Category Archives: Recent Cases & Law

The Possible Impact to Employee Benefits Under the Proposed “Tax Cuts and Jobs Act”

This article was co-authored by Patrick T. Ryan and Anne Prenner Schmidt In many cases, Employee Benefit plans represent the most valuable asset accumulated during the marriage. Dividing these funds in the event of a divorce can be a complex process and often have serious tax implications. The GOP proposed tax legislation the “Tax Cuts […]

New Tax Legislation

Yesterday, the GOP unveiled their proposed tax legislation, the “Tax Cuts and Jobs Act.” While this is just the initial proposal, as soon as next week, the House Ways and Means Committee (the principal tax writing committee of the House) will begin to propose changes and modifications, before sending it to the floor for a […]

Same Sex Marriage and the Possible Correlation with Decreases in Teen Suicide Rates

In 2015, Obergefell v. Hodges held that the fundamental right to marry is guaranteed to same-sex couples by both the Due Process Clause and the Equal Protection Clause of the Fourteenth Amendment of the US Constitution. Obergefell provides a date in which same-sex married couples residing in states that had not previously allowed same-sex marriage […]

Blumenthal v Brewer: What Can Go Wrong If Couples Do Not Marry

Women and men who do not marry each other, even in decades-long relationships, have no right to maintenance (formerly called alimony) if the relationship ends.  These unmarried women and men also have no right to their former partner’s property, such as a profitable business and retirement benefits, even if they contributed time and money to […]

Private Conversations Protected Under New Illinois Eavesdropping Law

On December 30, 2014, Gov. Quinn approved new rules regarding how private conversations can be recorded following the Illinois Supreme Court’s decisions this past March in People v. Clark, 2014 IL 115776 and in People v. Melongo, 2014 IL 114852, which struck down Illinois’ prior eavesdropping law for being overly-broad. Illinois’ previous eavesdropping law was […]

A Major Blow to Obamacare? Depends on who you ask

In an odd twist, just hours apart, two Federal Appellate Courts came out with different answers to the same questions, regarding a provision of the Patient Protection and Affordable Care Act, (also known as the “ACA” or “Obamacare”). The two Courts addressed the issue of whether or not the IRS could offer tax credits to individuals […]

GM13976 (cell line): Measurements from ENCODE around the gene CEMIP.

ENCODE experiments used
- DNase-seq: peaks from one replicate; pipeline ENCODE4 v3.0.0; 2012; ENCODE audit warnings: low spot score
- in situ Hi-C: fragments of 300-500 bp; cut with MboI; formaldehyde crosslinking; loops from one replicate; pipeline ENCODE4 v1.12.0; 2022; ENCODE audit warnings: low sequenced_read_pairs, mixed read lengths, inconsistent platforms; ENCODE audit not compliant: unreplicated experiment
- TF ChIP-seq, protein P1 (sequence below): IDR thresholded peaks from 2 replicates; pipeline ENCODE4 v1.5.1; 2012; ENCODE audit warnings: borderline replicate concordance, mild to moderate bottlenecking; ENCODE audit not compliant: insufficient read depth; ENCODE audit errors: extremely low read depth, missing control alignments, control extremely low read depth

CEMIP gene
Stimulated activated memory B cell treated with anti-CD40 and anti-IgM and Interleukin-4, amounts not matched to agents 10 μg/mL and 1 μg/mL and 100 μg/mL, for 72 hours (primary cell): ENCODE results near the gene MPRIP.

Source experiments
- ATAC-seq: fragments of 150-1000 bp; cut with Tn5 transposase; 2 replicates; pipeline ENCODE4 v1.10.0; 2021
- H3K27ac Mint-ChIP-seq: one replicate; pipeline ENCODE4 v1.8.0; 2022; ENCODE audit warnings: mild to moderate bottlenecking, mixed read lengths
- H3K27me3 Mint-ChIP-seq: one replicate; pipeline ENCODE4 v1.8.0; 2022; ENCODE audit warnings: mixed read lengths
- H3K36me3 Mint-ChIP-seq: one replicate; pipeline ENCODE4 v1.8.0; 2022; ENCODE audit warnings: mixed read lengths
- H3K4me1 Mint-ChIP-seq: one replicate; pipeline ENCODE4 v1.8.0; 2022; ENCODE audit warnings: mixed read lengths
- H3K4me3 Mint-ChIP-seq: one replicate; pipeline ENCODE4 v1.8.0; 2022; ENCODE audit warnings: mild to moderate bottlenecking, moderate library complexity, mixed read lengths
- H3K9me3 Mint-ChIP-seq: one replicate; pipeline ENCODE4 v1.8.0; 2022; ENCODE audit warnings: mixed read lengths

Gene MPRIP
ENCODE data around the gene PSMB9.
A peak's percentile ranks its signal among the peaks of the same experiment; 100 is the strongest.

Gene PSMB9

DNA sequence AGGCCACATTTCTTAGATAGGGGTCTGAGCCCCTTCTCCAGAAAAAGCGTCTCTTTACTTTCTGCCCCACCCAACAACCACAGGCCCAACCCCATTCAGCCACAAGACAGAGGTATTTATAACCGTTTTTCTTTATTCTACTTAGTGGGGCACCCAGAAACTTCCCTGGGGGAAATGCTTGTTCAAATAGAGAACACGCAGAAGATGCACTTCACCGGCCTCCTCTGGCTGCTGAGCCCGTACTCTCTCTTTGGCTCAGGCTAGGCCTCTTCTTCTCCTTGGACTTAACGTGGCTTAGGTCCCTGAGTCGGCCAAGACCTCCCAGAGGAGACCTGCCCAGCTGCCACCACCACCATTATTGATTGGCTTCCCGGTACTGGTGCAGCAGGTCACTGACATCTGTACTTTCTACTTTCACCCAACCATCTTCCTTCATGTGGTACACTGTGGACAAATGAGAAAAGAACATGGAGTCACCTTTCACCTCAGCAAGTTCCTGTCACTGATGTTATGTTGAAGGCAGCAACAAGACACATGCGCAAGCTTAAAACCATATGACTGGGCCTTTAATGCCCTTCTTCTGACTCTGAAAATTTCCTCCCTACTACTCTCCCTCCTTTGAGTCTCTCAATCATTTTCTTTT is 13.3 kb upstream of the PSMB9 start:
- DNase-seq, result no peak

Eavesdropping in Illinois No Longer a Crime? That is Correct, For the Time Being.

The Illinois Supreme Court just unanimously ruled the Illinois eavesdropping law unconstitutional. The law made it illegal to record any person, whether in public or private, unless they consented. Typically, the law was applied against citizens recording governmental officials; however, the issue of eavesdropping rears its head in divorce cases where frequently spouses investigate and […]

The Income Conundrum: What is and is not Income for Child Support Purposes?

Over the last several months, the Illinois Appellate Court has had numerous opportunities to opine on what constitutes income for purposes of calculating child support under the Illinois guidelines. Under certain circumstances, retirement benefits, social security benefits, stock options sales proceeds, and loan proceeds have all been declared to be includable in the calculation for […]

The United States Supreme Court Grants Utah’s Application for Stay, Thereby Halting Same-Sex Marriages in that State

On January 6th, we reported on the pending application for a stay filed with the United States Supreme Court by the State of Utah, requesting that the High Court halt the enforcement of a December 20th ruling issued by U.S. District Judge Robert Shelby which invalidated Utah’s ban on same-sex marriage on the grounds it […]

Utah Petitions the United States Supreme Court to Stay Gay Marriages After a Federal Court Strikes Down its Ban as Unconstitutional

The recently-concluded holiday season found parties on both sides of the marriage equality debate embroiled in what may prove to be the next matter decided by the United States Supreme Court on this issue. A decade ago, in 2004, two-thirds of Utah’s voters approved a ban on same-sex marriages, defining “marriage” as occurring only between […]